**Measuring principle**

The measurement proceeds as follows. The polarised 3 MeV beam electron scatters on an atomic electron in the Be target and we select events of a symmetrical scattering in the horizontal plane, each having the energy around 1.5 MeV. The outgoing electrons travel some 15 cm along the Møller leg towards Au targets of the respective Mott polarimeter, L and R (left and right). In each Mott polarimeter two counters are positioned in two arms, L and R, allowing to select those which are backscattered at 120 degrees to the left or to the right w.r.t. the Møller leg direction. Events contributing to the statistical sample for the correlation measurement are then such that: the electron going into the left Møller leg is counted in the left or right Mott arm and the electron going into the right Møller leg is counted in the left or right Mott arm. We thus have two possibilities of detection in the left Mott polarimeter and again two in the right Mott polarimeter and the overall number of combinations is 4. Having collected a large sample of all these events, we can determine frequencies of each combination or, after proper normalisation, experimental probabilities. The final quantities which we want to determine, p_{++} , p_{– –} , p_{+-} , p_{-+}, can be derived from these experimental probabilities by a linear transformation whose 4 x 4 matrix has elements expressed by combinations of the Sherman function. Thus accuracy of the final results (the 4 numbers) depends critically on the precision with which the Sherman function is known.

In real life, all 4 counters record particles (mostly electrons but there may also be photons) of various energies. This means that the basic raw plot to be studied is the pulse height (pulse amplitude) distribution which can be related to energy of a particle through a procedure of calibration. The contribution from the Møller electrons of 1.5 MeV will correspond to a cusp and not a narrow line owing to the counter resolution. Since there is always background present in each counter, the art of counting the Møller electrons relies on its correct subtraction. This is done by way of collecting data with the Au target and without the Au target and taking the „difference” of the two in some way. This procedure allows to reject the background of external origin (not Au-related) leaving only that arising in the presence of the Au target (internal origin). With the external background rejected one can hope to determine the true number of Møller electrons in the resulting spectrum by adequately parametrising the internal background and thus selecting statistically the signal events.

** Experimental setup**

According to the above measurement idea, the technical project of the hardware of the 2POL detector follows logically this line. The left half of the detector is shown in the following figure (left Mott polarimeter and its two arms).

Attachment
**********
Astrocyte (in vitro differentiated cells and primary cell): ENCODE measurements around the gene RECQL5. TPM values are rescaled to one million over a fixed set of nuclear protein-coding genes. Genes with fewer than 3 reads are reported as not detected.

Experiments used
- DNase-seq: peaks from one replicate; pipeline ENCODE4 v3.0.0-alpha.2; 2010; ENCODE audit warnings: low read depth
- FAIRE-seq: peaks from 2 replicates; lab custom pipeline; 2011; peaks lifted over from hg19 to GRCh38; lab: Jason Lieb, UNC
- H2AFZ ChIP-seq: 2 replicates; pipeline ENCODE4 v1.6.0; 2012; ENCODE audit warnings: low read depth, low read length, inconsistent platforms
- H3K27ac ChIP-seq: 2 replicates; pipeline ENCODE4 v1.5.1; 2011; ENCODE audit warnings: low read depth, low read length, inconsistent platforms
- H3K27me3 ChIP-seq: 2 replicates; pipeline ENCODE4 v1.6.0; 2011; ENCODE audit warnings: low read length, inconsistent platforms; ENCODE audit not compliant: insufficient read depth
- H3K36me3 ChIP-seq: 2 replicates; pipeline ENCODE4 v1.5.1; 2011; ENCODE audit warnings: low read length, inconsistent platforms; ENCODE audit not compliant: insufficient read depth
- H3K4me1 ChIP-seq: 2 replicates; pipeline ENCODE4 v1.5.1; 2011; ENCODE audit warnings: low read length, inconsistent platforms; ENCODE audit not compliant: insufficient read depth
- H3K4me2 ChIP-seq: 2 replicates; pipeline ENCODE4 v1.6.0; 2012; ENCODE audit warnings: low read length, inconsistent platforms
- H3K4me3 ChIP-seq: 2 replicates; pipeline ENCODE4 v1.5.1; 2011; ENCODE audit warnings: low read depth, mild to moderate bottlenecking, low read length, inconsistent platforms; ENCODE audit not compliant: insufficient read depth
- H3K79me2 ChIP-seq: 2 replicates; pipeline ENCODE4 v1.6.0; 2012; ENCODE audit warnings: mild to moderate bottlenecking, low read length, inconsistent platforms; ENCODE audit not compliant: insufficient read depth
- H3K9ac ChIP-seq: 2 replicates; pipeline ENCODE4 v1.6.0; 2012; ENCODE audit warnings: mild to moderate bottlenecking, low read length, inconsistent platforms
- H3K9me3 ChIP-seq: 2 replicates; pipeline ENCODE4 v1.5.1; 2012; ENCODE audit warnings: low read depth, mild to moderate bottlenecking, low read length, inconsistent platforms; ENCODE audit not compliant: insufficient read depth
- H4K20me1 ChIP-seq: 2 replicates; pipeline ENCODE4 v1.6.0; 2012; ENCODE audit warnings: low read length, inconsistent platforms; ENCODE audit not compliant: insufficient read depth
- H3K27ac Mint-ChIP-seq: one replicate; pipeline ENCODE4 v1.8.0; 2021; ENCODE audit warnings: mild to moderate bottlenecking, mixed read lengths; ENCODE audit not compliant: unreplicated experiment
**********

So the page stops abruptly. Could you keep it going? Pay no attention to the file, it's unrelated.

The beam enters from the right, the vertical tower near the red lead brick is a beam localiser screen target mechanism allowing to see the position of the beam spot (the screen target is moved upwards for data taking). The quasi-triangular block is the Møller piece with the 100 µm Be target immediately at the entry. The pipe continuing towards the left edge of the picture is the beam dump pipe with an absorber at the end to catch all beam electrons since only a small fraction of them interacts on the Be target. The scattered electrons go in all directions; we are interested in those which enter the Møller leg – a short pipe linking the Møller block and the left Mott polarimeter block. Again, the large-diameter pipe continuing towards the left bottom corner of the picture is the Møller dump pipe to absorb Møller electrons since, one more time, only a small fraction of them is backscattered on the Mott Au target, placed inside the Mott block of a hexagonal shape. The electrons are scattered in all directions but of interest for us are those entering one of the two Mott arms; the right arm is pointing towards the top edge of the picture while the left one goes underneath the red brick. The heavy lead blocks, identified by long screws sticking out of them, serve as a dedicated shielding for the scintillation counters in a heavy background accelerator environment. Here the plane spanned by the Mott arms is tilted w.r.t. to the horizontal plane by 45 degrees. The 2POL was not equipped with the right Mott polarimeter for the test study when the picture was taken.

** Sensitivity**

The main obstacle in the way to a precise result of our measurement is scarce statistics. We expect one counted double electron event per approximately 10^{17} beam electrons which corresponds to about 1/hour in the MAMI conditions. At this stage of the experiment (February 2020) it is too early to predict the precision to be achieved for the probabilities but an aim is about 10-20 %.

**Financial support**

The project is financially supported by the following institutions:

- National Science Centre (Poland)
- DAAD Deutsche Akademische Austauschdienst / Polish Ministry of Science and Higher Education
- University of Warsaw (Faculty of Physics)
- University of Łódź (Faculty of Physics and Applied Informatics)
- Technische Universitaet Darmstadt (Institut fuer Kernphysik)

The experiment is hosted by MAMI (Mainzer Mikrotron) at the Johannes Gutenberg Universitaet Mainz, where beam time, infrastructure and accelerator expertise is provided.